The Voyage by Mansfield: Summary & Symbolism

Instructor: Lauren Posey

Lauren has taught intermediate reading in an English Language Institute, and she has her Master's degree in Linguistics.

In this lesson you will learn about Katherine Mansfield's short story 'The Voyage.' After looking at a summary of the story, we will explore the symbolism Mansfield uses.

Stories About Travel

How many stories can you think of that have travel in them? Probably quite a few, right? Travel is a common subject to come up in books and short stories. Sometimes a trip is the entire focus of the action in the story. This is the case for Katherine Mansfield's short story 'The Voyage.' The story focuses on a boat trip that a grandmother and granddaughter take to Picton, New Zealand.

Summary of 'The Voyage'

'The Voyage' begins with a grandmother, her son, and his daughter walking quickly to catch a boat to Picton. The girl's name is Fenella, and the story is from her perspective, or point of view. No specific reason is given at first for their leaving, and it is only the grandmother and Fenella who get on the boat. Fenella's father comes on long enough for them all to say tearful goodbyes and to give Fenella a shilling, and then he gets off.

We can see that they are not rich people when the grandmother asks about sandwiches and is shocked at the price. We can also see that the grandmother has been on this boat before. The stewardess recognizes her and remembers that she doesn't usually get her own cabin. Grandmother comments that her son kindly paid for it.

Throughout the trip, Fenella is given the responsibility of carrying Grandmother's umbrella. She has to be careful with it so that it doesn't break, and Grandmother mentions the umbrella and asks if Fenella has it several times. Fenella does remember it, except for once when she forgets to lay it down flat and Grandmother asks the stewardess to do it.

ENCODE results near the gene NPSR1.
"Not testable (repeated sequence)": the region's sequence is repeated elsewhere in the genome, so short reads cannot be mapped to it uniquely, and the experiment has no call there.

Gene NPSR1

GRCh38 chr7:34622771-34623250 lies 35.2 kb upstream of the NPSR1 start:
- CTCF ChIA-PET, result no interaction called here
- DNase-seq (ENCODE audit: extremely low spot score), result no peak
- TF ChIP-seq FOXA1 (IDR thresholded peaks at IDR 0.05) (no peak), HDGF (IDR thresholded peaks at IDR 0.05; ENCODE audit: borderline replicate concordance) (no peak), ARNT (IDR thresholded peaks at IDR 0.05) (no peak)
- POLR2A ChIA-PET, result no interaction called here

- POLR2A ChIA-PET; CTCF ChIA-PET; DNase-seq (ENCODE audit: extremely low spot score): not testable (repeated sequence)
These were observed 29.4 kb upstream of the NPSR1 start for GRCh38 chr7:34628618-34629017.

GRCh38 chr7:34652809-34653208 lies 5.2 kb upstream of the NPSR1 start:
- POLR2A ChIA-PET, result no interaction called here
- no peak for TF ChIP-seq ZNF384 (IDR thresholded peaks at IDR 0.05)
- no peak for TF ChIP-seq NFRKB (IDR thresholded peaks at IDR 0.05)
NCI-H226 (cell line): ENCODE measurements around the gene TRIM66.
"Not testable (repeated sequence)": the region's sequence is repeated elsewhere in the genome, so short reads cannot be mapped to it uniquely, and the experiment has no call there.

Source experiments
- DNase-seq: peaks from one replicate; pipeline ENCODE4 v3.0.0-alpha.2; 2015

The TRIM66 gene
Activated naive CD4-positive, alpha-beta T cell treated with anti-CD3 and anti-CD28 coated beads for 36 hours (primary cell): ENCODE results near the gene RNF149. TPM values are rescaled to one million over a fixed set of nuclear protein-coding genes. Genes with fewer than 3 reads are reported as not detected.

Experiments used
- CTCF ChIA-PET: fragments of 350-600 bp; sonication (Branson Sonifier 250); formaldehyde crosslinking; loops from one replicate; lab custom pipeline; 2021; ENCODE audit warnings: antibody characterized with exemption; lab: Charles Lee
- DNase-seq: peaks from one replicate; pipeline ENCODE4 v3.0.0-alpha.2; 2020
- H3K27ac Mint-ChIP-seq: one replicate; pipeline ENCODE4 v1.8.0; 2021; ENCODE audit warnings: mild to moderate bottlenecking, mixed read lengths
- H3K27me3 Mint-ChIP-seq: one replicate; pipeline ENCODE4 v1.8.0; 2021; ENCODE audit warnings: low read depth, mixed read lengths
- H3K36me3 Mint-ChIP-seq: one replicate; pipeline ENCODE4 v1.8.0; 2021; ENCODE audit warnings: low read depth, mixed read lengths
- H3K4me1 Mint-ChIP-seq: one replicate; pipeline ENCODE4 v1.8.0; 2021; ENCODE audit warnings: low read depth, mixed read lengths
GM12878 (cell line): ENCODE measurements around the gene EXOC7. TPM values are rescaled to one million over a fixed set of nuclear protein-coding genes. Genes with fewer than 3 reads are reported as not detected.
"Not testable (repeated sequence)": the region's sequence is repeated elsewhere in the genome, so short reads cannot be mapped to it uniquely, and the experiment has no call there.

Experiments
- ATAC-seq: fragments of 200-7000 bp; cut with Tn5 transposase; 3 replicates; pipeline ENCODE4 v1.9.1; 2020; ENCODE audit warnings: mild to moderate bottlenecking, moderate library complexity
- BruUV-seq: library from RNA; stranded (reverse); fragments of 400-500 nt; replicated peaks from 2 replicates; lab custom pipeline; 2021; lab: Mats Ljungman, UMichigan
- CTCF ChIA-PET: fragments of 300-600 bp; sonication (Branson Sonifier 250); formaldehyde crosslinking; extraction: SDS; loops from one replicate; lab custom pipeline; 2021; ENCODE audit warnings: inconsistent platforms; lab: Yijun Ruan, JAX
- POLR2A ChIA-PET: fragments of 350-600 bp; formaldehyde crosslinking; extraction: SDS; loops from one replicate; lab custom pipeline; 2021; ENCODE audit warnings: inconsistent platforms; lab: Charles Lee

Fenella and her grandmother traveled by boat

Reason for Leaving

During the boat trip, we find out why Fenella and her grandmother left. The stewardess notes the black clothing the girl and grandmother are wearing, and later refers to Fenella as 'Poor little motherless mite!' Fenella falls asleep during Grandmother's conversation with the stewardess, so we do not hear exactly what happened. However, from the stewardess' comments and descriptions, we can tell that Fenella's mother recently died.

Fenella's descriptions of the small cabin, and the fact that she has rarely seen her grandmother without her hat, tell us that Fenella has not traveled much, and has not stayed with her grandmother often.


Eventually the pair reach Picton, and a horse and cart pick them up and take them to Grandmother's house. They go inside, and Fenella meets her grandfather, who is ill and stays in bed. Fenella sees a painting hanging over the bed. It says:

'Lost! One Golden Hour Set with Sixty Diamond Minutes. No Reward Is Offered For It Is Gone For Ever.'

After she reads this, Fenella's grandfather tells her that her grandmother painted it. He also smiles cheerfully at her, to the point that he might even be winking, though Fenella is not certain if he did.


Katherine Mansfield makes excellent use of symbolism, which is when an object represents something more than its literal self.

The Umbrella

One major symbol in the story is Grandmother's umbrella. It symbolizes responsibility. Fenella has to carry it and look after it throughout the whole story, and she does so very responsibly. This represents that Fenella will have to be more responsible since her mother has died, and the umbrella symbolizes her first steps towards this new level of responsibility.

The umbrella symbolizes responsibility

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